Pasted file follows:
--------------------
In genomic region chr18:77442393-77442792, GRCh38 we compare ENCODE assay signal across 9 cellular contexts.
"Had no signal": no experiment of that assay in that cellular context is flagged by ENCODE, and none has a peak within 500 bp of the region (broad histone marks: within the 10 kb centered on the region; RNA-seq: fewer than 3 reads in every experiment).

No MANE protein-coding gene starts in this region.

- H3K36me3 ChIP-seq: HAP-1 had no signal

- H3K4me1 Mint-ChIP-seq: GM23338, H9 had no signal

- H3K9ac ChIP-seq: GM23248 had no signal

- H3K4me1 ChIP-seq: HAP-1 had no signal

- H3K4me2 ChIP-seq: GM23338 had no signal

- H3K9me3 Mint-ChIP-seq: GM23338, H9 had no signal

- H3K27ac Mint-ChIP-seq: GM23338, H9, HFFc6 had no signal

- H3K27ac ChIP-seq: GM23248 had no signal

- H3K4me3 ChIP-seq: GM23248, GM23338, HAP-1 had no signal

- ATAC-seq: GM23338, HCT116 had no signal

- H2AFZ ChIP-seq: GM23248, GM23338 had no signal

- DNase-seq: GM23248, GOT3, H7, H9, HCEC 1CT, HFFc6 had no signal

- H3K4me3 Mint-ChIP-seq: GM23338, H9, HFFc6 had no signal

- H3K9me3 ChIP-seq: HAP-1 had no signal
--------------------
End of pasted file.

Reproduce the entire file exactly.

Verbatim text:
In genomic region chr18:77442393-77442792, GRCh38 we compare ENCODE assay signal across 9 cellular contexts.
"Had no signal": no experiment of that assay in that cellular context is flagged by ENCODE, and none has a peak within 500 bp of the region (broad histone marks: within the 10 kb centered on the region; RNA-seq: fewer than 3 reads in every experiment).

No MANE protein-coding gene starts in this region.

- H3K36me3 ChIP-seq: HAP-1 had no signal

- H3K4me1 Mint-ChIP-seq: GM23338, H9 had no signal

- H3K9ac ChIP-seq: GM23248 had no signal

- H3K4me1 ChIP-seq: HAP-1 had no signal

- H3K4me2 ChIP-seq: GM23338 had no signal

- H3K9me3 Mint-ChIP-seq: GM23338, H9 had no signal

- H3K27ac Mint-ChIP-seq: GM23338, H9, HFFc6 had no signal

- H3K27ac ChIP-seq: GM23248 had no signal

- H3K4me3 ChIP-seq: GM23248, GM23338, HAP-1 had no signal

- ATAC-seq: GM23338, HCT116 had no signal

- H2AFZ ChIP-seq: GM23248, GM23338 had no signal

- DNase-seq: GM23248, GOT3, H7, H9, HCEC 1CT, HFFc6 had no signal

- H3K4me3 Mint-ChIP-seq: GM23338, H9, HFFc6 had no signal

- H3K9me3 ChIP-seq: HAP-1 had no signal